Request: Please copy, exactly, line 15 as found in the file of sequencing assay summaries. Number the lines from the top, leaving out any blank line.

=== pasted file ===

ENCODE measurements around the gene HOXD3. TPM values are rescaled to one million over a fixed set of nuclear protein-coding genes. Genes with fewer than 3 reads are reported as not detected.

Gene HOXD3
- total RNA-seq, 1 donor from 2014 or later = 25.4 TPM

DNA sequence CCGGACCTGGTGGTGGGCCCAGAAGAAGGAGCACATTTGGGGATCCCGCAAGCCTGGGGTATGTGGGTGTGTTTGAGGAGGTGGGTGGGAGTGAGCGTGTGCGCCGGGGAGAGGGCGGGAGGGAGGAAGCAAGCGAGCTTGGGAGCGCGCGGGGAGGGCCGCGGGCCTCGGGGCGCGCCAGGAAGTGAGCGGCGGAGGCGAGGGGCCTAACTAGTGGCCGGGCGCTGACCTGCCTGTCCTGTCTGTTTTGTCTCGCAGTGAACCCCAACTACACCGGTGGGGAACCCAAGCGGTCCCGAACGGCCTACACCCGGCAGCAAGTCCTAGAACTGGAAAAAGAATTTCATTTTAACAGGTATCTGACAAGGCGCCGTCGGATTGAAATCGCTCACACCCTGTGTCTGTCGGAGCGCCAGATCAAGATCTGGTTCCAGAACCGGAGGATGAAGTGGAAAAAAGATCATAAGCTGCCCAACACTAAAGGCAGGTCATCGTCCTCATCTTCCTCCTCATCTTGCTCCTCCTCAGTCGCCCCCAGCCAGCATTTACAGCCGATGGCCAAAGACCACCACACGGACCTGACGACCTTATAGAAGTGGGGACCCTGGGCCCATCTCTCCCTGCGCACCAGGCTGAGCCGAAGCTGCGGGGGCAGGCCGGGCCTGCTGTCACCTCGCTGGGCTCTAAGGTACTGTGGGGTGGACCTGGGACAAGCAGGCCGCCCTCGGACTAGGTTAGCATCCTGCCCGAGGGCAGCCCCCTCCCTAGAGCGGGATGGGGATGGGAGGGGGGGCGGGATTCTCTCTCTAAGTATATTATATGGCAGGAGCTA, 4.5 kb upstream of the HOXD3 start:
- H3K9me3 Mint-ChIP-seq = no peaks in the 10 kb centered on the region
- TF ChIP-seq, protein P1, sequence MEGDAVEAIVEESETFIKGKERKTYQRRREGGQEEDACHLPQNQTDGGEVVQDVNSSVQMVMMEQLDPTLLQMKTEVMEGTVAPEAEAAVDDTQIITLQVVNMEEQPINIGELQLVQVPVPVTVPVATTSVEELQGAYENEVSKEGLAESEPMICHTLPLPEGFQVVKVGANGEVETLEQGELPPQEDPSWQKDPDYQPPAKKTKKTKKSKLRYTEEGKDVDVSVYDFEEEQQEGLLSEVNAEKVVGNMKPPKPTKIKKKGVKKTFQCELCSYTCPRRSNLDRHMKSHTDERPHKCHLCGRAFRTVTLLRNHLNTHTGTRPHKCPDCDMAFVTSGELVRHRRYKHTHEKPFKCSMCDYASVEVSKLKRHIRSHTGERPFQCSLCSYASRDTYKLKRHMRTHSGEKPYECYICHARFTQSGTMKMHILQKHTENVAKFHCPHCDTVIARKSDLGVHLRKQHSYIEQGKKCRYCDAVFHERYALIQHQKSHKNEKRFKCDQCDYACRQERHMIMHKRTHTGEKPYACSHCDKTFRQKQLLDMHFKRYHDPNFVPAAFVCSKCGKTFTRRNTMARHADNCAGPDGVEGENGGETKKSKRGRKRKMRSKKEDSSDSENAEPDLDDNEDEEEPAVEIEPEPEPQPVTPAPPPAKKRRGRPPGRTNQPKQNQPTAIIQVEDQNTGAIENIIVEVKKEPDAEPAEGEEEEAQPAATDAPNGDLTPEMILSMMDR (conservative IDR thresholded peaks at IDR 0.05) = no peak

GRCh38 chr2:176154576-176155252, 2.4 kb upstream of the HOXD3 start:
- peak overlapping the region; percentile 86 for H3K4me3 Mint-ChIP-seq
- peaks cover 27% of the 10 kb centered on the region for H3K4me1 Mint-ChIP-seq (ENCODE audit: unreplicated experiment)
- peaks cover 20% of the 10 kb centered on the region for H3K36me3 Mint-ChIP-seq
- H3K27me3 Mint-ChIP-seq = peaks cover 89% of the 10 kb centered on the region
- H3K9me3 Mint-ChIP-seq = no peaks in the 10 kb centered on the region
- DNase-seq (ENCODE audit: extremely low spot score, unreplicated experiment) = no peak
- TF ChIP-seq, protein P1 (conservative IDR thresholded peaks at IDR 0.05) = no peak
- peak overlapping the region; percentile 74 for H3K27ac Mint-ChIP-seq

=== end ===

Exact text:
- peak overlapping the region; percentile 74 for H3K27ac Mint-ChIP-seq